We've written about this before, but it is good to be reminded about principles that make the world work, so that we aren't easily swayed by good story tellers and fairy tales. Recently the Herald and News’ editor published a piece titled “Building The Local Economy From Within. Following is the money quote:
Lead by facilitator Gary Weldon, the group included city and county officials, chamber of commerce members, people from Klamath County Economic Development Association and the South Central Oregon Economic Development District, tourism representatives, and officials from Oregon Tech, KCC, Sky Lakes Medical Center, banks and utilities.
Now carefully look at that list and tell me how many government / government funded / government regulated entities are listed versus how many private sector businesses/industries. Hmmm. This is like trying to solve a physics problem and inviting all the English and History professors into a room to figure out the answer. In both scenarios we've got the wrong people in the room. Why? Because the groups listed in the Herald and News story don't offer their products or services in the competitive world. Being competitive, aka profitable, need not apply. For the most part all of these entities are all monopolies. Yet this is the brain trust called together to solve our economic problems? Woe to us.
Profit, Profit, Profit
The reason the Klamath Basin is in this economic malaise — whether looking at the unemployment rate, government budget shortfalls, or businesses cutting back / closing — is not because we don't have enough government services nor because we don't agree about how to allocate water. The frank and simple answer is the Klamath Basin does not offer private sector businesses an opportunity to make a good profit. Sure, some businesses are doing well, but overall most small-medium businesses are fighting to stay alive. Therefore we should not be clamoring for new or higher taxes, no matter what "good cause" may be on the agenda for the day. What keeps businesses growing and hiring is not new school buildings, fully staffed public libraries and museums or all three jail pods open at the county clink. No, what keeps businesses growing is profit.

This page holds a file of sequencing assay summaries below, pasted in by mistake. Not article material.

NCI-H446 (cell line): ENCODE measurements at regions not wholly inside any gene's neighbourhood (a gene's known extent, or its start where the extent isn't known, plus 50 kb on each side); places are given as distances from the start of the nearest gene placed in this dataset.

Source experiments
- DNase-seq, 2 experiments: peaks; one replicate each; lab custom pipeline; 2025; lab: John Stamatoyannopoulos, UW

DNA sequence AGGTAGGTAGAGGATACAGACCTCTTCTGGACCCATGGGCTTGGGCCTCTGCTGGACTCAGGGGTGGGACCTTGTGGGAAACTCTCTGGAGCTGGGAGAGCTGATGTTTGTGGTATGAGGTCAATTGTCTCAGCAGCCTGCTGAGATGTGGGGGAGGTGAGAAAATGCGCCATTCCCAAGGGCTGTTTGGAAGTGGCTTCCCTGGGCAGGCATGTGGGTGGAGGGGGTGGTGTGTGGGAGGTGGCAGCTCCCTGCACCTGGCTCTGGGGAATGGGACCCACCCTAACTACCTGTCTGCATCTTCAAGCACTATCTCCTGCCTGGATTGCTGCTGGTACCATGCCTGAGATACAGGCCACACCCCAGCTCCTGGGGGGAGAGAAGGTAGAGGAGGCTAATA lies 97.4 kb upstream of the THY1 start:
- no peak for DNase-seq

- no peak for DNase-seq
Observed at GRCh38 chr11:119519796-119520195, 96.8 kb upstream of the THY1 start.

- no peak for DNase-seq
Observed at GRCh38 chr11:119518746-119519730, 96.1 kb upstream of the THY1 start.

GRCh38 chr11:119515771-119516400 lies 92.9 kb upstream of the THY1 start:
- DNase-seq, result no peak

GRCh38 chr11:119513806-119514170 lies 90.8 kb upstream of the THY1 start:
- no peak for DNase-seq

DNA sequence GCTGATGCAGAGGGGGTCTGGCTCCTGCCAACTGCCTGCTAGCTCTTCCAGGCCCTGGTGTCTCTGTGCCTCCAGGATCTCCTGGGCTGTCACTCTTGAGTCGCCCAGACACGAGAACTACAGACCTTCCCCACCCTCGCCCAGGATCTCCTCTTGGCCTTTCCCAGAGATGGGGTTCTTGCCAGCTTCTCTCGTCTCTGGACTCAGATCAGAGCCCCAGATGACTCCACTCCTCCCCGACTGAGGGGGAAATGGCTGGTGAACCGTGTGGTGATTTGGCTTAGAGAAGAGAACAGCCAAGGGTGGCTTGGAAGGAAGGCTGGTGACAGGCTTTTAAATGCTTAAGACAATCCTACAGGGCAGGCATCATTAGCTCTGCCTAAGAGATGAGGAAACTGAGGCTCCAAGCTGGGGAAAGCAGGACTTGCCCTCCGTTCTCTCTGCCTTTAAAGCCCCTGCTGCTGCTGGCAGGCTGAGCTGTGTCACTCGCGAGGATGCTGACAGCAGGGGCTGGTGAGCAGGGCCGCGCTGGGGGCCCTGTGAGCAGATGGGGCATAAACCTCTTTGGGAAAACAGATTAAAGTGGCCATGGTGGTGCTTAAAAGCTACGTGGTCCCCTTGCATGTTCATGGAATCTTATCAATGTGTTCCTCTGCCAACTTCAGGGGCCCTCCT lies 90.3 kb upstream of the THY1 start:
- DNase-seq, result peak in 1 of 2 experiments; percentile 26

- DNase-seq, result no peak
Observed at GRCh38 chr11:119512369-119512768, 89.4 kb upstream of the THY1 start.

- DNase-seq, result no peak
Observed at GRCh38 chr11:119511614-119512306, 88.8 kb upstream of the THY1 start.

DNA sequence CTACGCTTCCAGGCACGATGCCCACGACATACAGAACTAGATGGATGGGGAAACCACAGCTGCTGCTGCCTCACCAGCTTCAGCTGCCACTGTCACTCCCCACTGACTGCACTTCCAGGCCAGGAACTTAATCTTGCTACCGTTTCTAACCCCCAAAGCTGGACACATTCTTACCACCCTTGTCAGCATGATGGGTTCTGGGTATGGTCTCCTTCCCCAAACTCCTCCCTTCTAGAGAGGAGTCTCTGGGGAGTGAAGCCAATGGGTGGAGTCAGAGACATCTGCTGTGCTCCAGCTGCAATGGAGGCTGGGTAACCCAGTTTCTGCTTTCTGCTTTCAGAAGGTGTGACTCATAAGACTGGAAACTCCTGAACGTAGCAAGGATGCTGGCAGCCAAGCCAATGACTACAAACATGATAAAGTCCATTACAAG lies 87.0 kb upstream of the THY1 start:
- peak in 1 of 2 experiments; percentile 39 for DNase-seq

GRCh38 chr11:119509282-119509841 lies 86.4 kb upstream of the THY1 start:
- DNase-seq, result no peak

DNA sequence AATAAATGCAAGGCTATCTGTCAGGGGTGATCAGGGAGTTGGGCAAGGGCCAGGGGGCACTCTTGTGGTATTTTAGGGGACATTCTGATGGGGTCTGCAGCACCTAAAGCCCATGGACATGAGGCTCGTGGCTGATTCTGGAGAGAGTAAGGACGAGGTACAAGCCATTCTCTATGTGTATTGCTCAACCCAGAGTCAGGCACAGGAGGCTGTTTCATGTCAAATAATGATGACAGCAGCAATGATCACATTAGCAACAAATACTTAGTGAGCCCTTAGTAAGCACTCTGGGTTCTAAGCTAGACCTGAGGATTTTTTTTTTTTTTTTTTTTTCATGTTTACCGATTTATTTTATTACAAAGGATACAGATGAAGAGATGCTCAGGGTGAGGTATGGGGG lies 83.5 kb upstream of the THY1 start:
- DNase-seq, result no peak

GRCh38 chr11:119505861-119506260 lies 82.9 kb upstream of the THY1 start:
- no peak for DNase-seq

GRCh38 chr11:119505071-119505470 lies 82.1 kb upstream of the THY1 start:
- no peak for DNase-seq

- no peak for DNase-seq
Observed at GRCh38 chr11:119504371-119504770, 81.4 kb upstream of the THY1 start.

So let's hear some great ideas from the Herald and News how to lower the burden of government taxes, regulations and fees so that local businesses have a fighting chance to make good profits. Until businesses have a robust bottom line, gathering all the English and History professors of the world will never solve the physics problem.